Block on Trump's Asylum Ban Upheld by Supreme Court
Over the past few months, student protests have spread throughout college campuses, demanding racial justice and greater support for diversity in academia. The protests at the University of Missouri are the most notable, but student activism has spread to over 60 campuses, including the Ivy League alma matters of the Supreme Court justices, where the protests have met with both support and derision.
Will student activism impact the justices as they get ready to hear Fisher v. University of Texas, a challenge to affirmative action in college admissions? That's what Adam Liptak argues in Tuesday's edition of The New York Times. We're not so sure. Here's why.
Liptak on Why Student Protests Will Matter
Liptak's argument is fairly straight forward: as student activism over race spreads, "the justices are almost certainly paying attention to the protests" and their opinion of them may impact their approach to Fisher. And it might not be for the better.
Liptak surveys a host of academics and attorneys on how the protests might affect the Court -- and particularly Justice Kennedy, who is likely to be the deciding vote and who has previously supported racial diversity as a way to create "enhanced classroom dialogue." Sherrilyn Ifill, president of the NAACP Legal Defense and Education Fund, thinks that protest show how diversity "can raise provocative questions that otherwise would not be raised."
But, Liptak writes, "Justice Kennedy may draw a different lesson from recent upheavals: that campuses are in the grip of political orthodoxy, one that is impervious to the intellectual diversity that affirmative action is said to promote." A connection, even a subconscious one, between diversity and "the suppression of speech" will hurt affirmative action in admissions, according to Richard O. Lempert of the University of Michigan Law School.
But Will the Justices Actually Care?
It's an interesting angle, but we're not too sure that campus protests will have much of an impact on Fisher's outcome. First, if alma matters matter, it's important to note that none of the justices attended state schools for undergrad or law school. Not a one.
Private schools are free to adopt their own race-conscious admissions policies. Fisher involves state action -- the government's different treatment of similar situated college applicants due to their race -- and the justices will certainly be aware of the difference. Plus, the experience of racial diversity in the rarified air of Harvard or Yale is certainly different from that of students at Mizzou, two hours west of Ferguson.
For the curious, Justices Alito, Sotomayor, and Kagan went to Princeton for undergrad, Kennedy and Breyer attended Stanford, Roberts went to Harvard, Scalia to Georgetown, Ginsburg to Cornell, and Thomas to Holy Cross, the only non-Ivy. For law school, the justices (and their clerks) attended only three schools: Harvard, Yale, or Columbia -- and Columbia is only there because of Justice Ginsburg, who transferred there from Harvard.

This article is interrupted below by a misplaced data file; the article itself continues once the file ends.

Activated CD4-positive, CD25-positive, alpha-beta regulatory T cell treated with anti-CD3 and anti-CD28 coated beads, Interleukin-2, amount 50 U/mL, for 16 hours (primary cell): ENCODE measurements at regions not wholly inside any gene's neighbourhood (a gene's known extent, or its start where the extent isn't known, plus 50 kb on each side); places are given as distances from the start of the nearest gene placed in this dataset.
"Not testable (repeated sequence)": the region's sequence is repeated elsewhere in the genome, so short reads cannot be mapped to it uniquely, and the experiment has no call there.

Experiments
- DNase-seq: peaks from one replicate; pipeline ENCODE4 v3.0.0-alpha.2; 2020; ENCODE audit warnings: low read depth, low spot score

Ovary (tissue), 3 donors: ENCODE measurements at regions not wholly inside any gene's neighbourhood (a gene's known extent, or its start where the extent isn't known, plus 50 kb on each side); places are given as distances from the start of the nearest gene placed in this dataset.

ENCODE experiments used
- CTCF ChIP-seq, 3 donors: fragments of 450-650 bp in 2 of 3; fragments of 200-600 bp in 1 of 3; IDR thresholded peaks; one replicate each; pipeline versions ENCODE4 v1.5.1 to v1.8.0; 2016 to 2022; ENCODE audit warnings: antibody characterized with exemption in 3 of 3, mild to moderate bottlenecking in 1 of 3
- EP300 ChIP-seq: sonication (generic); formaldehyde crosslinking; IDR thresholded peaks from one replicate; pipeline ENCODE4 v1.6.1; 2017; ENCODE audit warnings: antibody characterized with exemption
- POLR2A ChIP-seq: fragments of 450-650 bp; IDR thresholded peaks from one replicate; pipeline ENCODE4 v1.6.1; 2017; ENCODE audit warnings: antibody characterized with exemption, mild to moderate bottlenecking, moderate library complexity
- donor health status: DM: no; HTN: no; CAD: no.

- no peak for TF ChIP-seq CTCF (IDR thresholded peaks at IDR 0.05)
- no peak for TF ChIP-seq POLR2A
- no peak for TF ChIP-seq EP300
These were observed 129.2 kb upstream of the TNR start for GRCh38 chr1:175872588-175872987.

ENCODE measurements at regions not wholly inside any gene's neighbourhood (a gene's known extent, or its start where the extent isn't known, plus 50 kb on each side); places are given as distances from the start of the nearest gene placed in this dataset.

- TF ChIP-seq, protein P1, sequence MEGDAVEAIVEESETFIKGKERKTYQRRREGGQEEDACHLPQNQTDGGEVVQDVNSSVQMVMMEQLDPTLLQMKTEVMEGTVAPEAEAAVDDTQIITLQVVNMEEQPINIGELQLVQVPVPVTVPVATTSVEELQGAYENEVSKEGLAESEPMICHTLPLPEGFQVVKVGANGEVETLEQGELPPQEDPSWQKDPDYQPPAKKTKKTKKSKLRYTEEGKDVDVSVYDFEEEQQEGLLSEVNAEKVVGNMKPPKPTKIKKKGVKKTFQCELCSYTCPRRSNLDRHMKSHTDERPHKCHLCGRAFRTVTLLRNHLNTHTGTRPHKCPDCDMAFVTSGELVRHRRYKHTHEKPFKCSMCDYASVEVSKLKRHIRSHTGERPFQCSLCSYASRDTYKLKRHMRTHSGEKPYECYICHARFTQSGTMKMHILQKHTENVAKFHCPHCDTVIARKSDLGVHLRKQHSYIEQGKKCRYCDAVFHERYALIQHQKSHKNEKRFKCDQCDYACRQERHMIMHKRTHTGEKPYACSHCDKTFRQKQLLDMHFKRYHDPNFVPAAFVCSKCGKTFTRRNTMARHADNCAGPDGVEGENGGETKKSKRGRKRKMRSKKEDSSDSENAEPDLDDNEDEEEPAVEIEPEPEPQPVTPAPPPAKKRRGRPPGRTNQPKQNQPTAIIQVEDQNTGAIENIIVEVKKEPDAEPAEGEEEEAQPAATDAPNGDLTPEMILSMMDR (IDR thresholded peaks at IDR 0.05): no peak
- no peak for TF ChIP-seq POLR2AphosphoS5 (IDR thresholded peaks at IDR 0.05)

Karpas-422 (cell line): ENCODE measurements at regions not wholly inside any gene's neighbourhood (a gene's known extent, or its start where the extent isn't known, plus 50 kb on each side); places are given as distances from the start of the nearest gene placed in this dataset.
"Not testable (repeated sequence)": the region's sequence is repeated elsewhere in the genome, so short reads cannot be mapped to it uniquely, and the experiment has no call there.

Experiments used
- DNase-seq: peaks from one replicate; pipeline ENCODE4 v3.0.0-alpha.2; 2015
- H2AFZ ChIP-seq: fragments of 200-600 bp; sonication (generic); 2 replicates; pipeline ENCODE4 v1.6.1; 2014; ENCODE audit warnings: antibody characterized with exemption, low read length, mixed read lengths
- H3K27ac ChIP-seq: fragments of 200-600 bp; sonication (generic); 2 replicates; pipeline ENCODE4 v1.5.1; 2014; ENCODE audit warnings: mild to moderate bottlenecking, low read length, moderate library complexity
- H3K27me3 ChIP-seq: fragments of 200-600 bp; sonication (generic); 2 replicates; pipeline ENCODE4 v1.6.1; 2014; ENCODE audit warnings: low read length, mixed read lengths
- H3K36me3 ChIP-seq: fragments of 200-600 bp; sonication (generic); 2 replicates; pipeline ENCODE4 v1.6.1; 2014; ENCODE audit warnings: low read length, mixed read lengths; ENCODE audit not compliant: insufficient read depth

Personal History Matters
If anything is going to effect the justices' ruling in Fisher, outside of the law and their jurisprudence, it's their own history. Last summer, for example, The New York Times deftly demonstrated how Justice Kennedy's own experience with a gay mentor helped shape his approach to laws discriminating against gays and lesbians.
When it comes to college admissions, the political -- and the legal -- is personal for the justices. The first time Fisher came before the Supreme Court, Justice Sotomayor wrote a highly personal dissent discussing her experiences growing up as a Puerto Rican girl in the Bronx. That dissent was never released -- it was strong enough to change the Court's mind, leading the majority to punt in Fisher I and saving race conscious admissions, for the time being.
Justice Thomas, who helped found Holy Cross's Black Student Union, has also been candid about how affirmative action affected him: by causing others to view his accomplishments as a result of racial promotion, instead of personal achievement. That perspective has also worked its way into his jurisprudence. In Adarand, he wrote that such programs "stamp minorities with a badge of inferiority" and provoke resentment from "those who believe that they have been wronged by the government's use of race."
You can expect to hear similar arguments from Justices Sotomayor and Thomas when Fisher is decided. (And, for Justice Sotomayor, before. Oral arguments are scheduled for December 9th. Justice Thomas will almost certainly remain silent.) But for Kennedy, well, whatever influences his decision, the outcome is likely to be a surprise.